SHAY Express

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Griffintown’s Shay Express (pronounced “shy,” which is Arabic for tea), does “gourmet Lebanese pub food,” so think a selection of mezzes like baba ghanouj and za’atar cauliflower; shish taouk hoagies, Philly cheesesteak shawarma and cherry kabab meatballs as mains; and Ashta cream donuts for dessert. They also do sharable platters and park picnic baskets, but now that on-site dining is permitted its terrasse on Notre Dame is where it’s at.

W Montreal

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Anyone on the lookout for an al freco dining experience in Square Victoria that’s more formal than having takeout on a bench by the metro entrance can now head to W Hotel. Designed by Side Lee Architecture (also responsible for stunning PVM food hall Le Cathcart), this luminously yellow-painted terrasse, with its wood tables and surrounding plant life, is a sure-fire spot to enjoy fruity and floral cocktails, or a light, tropical dinner of octopus tostadas and char-grilled shrimp served with curry sorbet. — Valerie Silva

terrasse yellow umbrella W Hotel/Supplied

Uluwatu Cuisine Indonessiéne

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Boiling down a country as remarkably diverse as Indonesia into one encompassing cuisine is tough, but Uluwatu takes a fine stab. Enjoy dishes like Sumatran rendang (slow-cooked beef with bean paste and green chili), cumi goreng sambal gami (fried calamari with roasted shallots, chili, garlic, and shrimp paste) and vegan-friendly lontong sayur (coconut milk soup with rice cakes and tofu) while seated on its terrasse, on a small, tree-lined Outremont street.

Manoubia

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Co-owner Dhirar Mouhli is paying homage to his half-Tunisian, half-Spanish grandmother with this new spot on Bernard that has a lovely side street-facing terrasse. Manoubia’s menu features Mediterranean dishes like fragrant Djerbian rice, saffron-laced paella, salads, soups and a list of exclusively natural wines. Like Mouhil’s other venture, Le Dépanneur Café next door, expect frequent live performances, though of the Flamenco and Tunisian dancing sort.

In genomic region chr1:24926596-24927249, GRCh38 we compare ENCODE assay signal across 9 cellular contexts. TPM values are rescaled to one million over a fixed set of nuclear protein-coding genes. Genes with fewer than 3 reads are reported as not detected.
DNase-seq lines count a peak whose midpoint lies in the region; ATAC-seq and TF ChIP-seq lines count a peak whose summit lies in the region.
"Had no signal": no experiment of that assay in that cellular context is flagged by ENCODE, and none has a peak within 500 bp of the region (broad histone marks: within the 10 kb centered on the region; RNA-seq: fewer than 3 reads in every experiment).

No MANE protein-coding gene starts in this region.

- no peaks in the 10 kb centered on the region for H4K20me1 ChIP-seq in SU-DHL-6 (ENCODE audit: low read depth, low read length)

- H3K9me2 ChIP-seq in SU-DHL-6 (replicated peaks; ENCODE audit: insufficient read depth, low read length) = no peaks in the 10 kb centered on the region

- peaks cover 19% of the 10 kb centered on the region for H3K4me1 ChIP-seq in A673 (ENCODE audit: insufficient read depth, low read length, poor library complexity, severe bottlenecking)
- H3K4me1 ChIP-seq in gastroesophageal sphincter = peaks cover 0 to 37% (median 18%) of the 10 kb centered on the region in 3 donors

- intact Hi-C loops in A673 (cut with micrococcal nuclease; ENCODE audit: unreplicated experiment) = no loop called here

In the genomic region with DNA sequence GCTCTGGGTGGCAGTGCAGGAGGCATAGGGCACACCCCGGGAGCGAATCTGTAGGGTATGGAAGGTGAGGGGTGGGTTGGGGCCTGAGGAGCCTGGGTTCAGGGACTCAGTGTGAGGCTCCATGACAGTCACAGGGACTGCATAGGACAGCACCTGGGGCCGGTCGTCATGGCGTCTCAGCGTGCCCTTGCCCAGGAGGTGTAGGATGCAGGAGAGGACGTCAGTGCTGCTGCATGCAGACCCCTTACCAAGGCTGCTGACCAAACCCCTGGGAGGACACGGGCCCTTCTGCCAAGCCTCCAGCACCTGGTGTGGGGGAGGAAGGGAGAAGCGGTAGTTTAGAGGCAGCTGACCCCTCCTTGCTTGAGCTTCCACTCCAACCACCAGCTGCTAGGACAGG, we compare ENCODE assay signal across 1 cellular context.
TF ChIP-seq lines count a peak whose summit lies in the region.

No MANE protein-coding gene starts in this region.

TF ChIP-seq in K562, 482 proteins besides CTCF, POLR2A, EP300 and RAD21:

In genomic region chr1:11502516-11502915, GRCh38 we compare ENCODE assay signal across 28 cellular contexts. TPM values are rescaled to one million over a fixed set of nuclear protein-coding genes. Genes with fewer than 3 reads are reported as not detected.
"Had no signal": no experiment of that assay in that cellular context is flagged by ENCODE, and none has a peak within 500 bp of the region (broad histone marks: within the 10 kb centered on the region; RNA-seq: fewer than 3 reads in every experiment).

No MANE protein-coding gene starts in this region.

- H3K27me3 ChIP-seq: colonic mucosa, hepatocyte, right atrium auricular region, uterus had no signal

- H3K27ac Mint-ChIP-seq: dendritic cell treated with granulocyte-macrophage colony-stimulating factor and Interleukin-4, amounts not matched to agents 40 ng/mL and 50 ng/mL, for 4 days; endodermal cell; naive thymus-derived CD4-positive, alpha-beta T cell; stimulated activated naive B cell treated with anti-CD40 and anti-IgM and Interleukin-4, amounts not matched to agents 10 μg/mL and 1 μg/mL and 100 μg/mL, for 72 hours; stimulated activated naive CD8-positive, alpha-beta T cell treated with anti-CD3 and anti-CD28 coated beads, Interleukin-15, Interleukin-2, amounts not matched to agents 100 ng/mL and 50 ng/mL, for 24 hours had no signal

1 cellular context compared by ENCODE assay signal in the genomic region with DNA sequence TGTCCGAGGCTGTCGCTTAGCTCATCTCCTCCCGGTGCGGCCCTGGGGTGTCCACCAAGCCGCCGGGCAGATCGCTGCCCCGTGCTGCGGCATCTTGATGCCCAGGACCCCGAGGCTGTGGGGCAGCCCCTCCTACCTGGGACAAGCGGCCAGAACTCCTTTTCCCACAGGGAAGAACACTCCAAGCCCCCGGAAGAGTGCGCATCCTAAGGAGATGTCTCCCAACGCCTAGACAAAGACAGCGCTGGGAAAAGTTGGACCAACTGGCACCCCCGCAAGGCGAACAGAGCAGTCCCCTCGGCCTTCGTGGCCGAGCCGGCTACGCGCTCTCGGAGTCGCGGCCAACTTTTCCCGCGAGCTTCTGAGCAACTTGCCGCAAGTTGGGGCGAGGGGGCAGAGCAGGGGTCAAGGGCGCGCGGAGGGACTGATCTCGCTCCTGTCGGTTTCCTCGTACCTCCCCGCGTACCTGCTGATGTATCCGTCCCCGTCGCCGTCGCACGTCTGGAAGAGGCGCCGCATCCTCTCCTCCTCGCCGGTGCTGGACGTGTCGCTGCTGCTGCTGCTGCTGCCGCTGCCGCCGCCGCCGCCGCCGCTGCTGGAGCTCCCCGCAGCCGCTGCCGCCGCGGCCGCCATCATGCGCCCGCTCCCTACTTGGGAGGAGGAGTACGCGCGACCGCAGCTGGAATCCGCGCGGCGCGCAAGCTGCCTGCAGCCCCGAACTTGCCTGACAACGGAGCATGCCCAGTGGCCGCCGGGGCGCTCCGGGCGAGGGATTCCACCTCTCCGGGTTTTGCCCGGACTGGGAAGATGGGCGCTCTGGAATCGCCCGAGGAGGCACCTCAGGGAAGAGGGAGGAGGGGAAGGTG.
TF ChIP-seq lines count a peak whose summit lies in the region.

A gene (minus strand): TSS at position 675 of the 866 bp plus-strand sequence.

Salle Climatisée

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December 2020 arrival Salle Climatisée’s proximity to Jean Talon Market is no coincidence — it uses only market-fresh ingredients for its “playful, yet familiar” fare. So think roast chicken braised in local cider, beef tartare with wild garlic, and praline pie accompanied by a selection of superb wines. Enjoy it all on the new Saint-Laurent terrasse near the intersection with Beaubien.

Restaurant Joon

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Like many new restaurants, Joon had to wait a little longer for the go-ahead from city officials before opening its terrasse, but as of July 2, Montreal’s first Caspian and Caucasus-inspired restaurant joins the rest in the city with an outdoor space. Expect dishes like lamb and veal “koofteh,” smoked trout, house-made bread, feta, and yogurt, along with saffron ice cream for dessert.